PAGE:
For obvious reasons, I shall not discuss the role of the French President or the voices in the USA on any of these issues, particularly on Afghanistan, and noble Lords would not expect me to after this particular Statement. None the less, the Government are mindful of what is being said and we will make sure that we keep in touch with what voices are raised in any country on these important issues. This is not about populism; it is about making sure that we achieve the objectives that we have set ourselves in Basra. I hope that noble Lords will accept from the Statement that we have made important movement in the right direction.

The noble Lord, Lord Avebury, focused in his opening remarks on reconstruction and I agree with him that it is important. It is an emphasis that my right honourable friends the Prime Minister and the Secretary of State for International Development have rightly placed on the work that we are doing. It is important to ensure that there is economic investment, that we support the role of small businesses and the growth of enterprise and, as we indicated, that we provide support and training for teachers, support for the health service and so forth.

I do not agree with the remarks of the noble Lord, Lord Avebury, about our being there. It is certainly true that we no longer have Saddam Hussein in Iraq. It is also true that many of the opportunities in health and education and even the supply of basic necessities for people were available to only part of the population. We are involved in making sure that the whole population in Iraq is able to enjoy the basic amenities of life and continuing and developing economic opportunities. As I said, we will consider troop reductions as appropriate. Those troops who are based in Basra know how long they are there in terms of their tour of duty. We continue to keep the situation under review and work closely with the commanders in the ways that I mentioned.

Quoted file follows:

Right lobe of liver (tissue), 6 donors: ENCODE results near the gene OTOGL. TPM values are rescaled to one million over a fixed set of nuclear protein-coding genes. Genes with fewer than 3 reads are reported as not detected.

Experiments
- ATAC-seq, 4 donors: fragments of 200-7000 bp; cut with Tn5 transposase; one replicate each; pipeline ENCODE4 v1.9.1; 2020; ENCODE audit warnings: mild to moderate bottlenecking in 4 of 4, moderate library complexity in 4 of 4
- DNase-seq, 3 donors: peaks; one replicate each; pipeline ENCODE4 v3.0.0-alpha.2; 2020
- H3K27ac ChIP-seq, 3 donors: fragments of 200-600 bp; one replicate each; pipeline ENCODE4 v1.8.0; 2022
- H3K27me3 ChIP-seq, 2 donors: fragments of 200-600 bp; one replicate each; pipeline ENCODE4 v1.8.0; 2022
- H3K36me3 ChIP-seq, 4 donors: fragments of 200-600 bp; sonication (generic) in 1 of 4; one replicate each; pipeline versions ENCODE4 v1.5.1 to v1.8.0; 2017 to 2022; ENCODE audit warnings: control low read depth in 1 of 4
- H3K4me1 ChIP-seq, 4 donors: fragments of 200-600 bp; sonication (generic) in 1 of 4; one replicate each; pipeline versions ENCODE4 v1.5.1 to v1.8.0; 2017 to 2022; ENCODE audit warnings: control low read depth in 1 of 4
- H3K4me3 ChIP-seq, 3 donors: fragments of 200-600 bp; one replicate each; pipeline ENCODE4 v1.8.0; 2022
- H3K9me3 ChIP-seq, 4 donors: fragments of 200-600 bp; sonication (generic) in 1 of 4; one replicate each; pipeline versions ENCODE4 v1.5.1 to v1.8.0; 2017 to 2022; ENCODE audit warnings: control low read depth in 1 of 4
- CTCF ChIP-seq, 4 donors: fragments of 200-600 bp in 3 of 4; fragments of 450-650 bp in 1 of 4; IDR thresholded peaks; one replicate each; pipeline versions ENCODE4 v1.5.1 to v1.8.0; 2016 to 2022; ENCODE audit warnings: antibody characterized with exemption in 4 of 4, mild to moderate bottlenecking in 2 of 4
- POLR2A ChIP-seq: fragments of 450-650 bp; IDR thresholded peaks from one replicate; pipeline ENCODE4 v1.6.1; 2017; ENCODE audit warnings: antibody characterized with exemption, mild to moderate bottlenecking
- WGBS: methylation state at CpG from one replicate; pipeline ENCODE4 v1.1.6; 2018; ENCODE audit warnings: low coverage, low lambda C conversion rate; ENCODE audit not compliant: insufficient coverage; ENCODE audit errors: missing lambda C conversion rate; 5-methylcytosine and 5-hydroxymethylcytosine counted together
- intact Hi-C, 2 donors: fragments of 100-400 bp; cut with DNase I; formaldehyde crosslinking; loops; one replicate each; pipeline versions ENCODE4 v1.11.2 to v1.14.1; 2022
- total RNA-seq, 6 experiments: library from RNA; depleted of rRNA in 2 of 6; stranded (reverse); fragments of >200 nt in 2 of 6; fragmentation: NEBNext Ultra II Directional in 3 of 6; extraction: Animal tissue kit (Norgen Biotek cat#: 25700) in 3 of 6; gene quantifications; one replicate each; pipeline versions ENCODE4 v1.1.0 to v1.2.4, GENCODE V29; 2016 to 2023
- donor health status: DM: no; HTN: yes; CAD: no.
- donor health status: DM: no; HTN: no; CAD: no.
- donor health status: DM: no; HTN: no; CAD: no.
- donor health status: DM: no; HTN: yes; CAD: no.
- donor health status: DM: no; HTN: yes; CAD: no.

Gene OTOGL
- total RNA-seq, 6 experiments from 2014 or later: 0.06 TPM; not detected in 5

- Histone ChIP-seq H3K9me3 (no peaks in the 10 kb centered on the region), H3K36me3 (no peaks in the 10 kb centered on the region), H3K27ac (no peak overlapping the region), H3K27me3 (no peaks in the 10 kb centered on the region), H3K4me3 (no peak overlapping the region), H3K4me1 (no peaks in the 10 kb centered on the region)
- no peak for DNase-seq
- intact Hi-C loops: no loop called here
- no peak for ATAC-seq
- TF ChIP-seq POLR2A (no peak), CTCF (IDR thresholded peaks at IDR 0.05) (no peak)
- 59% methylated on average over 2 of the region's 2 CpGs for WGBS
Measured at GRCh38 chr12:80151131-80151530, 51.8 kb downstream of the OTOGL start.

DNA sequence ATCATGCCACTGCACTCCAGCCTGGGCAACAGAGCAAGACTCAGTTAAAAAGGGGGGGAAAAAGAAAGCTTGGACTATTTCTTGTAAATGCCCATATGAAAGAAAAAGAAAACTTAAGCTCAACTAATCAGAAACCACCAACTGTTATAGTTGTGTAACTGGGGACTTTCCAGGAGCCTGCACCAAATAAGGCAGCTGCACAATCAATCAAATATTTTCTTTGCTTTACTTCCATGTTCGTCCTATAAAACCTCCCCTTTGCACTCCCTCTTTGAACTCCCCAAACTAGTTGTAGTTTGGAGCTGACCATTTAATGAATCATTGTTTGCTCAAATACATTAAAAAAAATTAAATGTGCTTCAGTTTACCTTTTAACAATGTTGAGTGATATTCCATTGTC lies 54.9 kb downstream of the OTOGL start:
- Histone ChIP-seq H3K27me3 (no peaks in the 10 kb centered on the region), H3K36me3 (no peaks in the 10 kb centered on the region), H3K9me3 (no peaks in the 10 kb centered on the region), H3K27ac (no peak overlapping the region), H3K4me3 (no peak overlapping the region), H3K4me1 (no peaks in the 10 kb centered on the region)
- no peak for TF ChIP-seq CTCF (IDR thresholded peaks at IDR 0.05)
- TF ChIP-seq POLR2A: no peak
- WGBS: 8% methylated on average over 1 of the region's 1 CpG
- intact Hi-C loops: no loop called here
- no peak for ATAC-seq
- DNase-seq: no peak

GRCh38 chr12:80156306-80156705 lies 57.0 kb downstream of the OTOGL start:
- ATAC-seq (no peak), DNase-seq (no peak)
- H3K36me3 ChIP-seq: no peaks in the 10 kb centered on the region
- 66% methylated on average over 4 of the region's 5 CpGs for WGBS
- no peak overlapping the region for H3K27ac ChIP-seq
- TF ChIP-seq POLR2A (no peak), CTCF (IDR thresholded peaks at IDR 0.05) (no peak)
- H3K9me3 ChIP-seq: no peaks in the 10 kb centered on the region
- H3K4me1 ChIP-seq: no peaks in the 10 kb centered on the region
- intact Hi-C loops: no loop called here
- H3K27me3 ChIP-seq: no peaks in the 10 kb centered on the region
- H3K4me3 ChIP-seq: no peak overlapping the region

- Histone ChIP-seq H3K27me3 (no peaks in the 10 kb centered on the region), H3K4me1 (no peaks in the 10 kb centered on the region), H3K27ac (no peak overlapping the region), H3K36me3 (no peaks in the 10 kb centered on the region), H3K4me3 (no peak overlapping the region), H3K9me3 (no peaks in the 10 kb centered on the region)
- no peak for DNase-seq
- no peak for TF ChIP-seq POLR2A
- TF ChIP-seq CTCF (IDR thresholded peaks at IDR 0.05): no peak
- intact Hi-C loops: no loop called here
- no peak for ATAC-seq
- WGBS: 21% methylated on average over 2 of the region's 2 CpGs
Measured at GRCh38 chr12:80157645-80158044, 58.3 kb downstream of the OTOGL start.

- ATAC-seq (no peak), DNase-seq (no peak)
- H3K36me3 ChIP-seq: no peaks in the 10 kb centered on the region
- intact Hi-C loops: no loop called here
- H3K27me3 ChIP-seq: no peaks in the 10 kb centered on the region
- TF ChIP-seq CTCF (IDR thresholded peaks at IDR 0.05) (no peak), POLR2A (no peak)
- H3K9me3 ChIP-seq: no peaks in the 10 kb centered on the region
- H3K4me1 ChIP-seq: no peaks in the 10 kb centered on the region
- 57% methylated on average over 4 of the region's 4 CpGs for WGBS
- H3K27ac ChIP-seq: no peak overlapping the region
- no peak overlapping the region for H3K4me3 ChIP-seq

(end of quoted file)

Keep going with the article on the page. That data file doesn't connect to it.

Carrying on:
Both noble Lords referred to the situation with Iran. We know about the relationship between Iran and Iraq. Iran has a legitimate interest in the future of Iraq. There have been strong cultural, religious and economic ties. We welcome and encourage what we would regard as a healthy and constructive relationship. But Iranian actions run counter to the professed desire for a stable, prosperous Iraq. There are serious concerns about continued Iranian support for illegal Shia militia groups in Iraq. We know that elements of the Iranian state are providing material, training and funding against the Iraqi security forces. Of course, that undermines the elected Government of Iraq and causes further violence. We and the Iraqi Government have made it clear to Iran that it needs to cut ties and links with those groups and improve security on the border with Iraq to prevent the transfer of weaponry. Coalition forces continue to work to counter threats caused by illegal armed groups and to prevent the malign external support for them.

We will no doubt debate and discuss what is happening in Afghanistan at future times, but noble Lords should not make connections between troop reductions in one country and troop increases in another country. They are very different situations, with which we will endeavour to keep your Lordships’ House up to speed.

My Lords, I, too, thank the Leader of the House for repeating the Statement made by the Prime Minister in another place, in which he gratifyingly and deservedly praised our forces. However, although he anticipated that there would be some reductions in future, he was careful to give no definite dates for their withdrawal, implying as he said in a recent press interview that they must stay until the job is done. How that is exactly quantified, even with the detailed list of tasks contained in the Statement, is not at all clear. After all, it was only a short time ago—about six months—that he was completely confident that our forces had indeed achieved over the four years all that it was possible for them to achieve in that part of the country and that they had achieved a great deal both in peace enforcement and latterly in what he described as the overwatch of training.

My Lords, please forgive me for reminding noble Lords that, in response to Statements, they are supposed to put questions.

My Lords, I hope that the noble and gallant Lord will forgive me; I was just taking the opportunity to remind noble Lords.

My Lords, my remarks were just an introduction, if I may say so.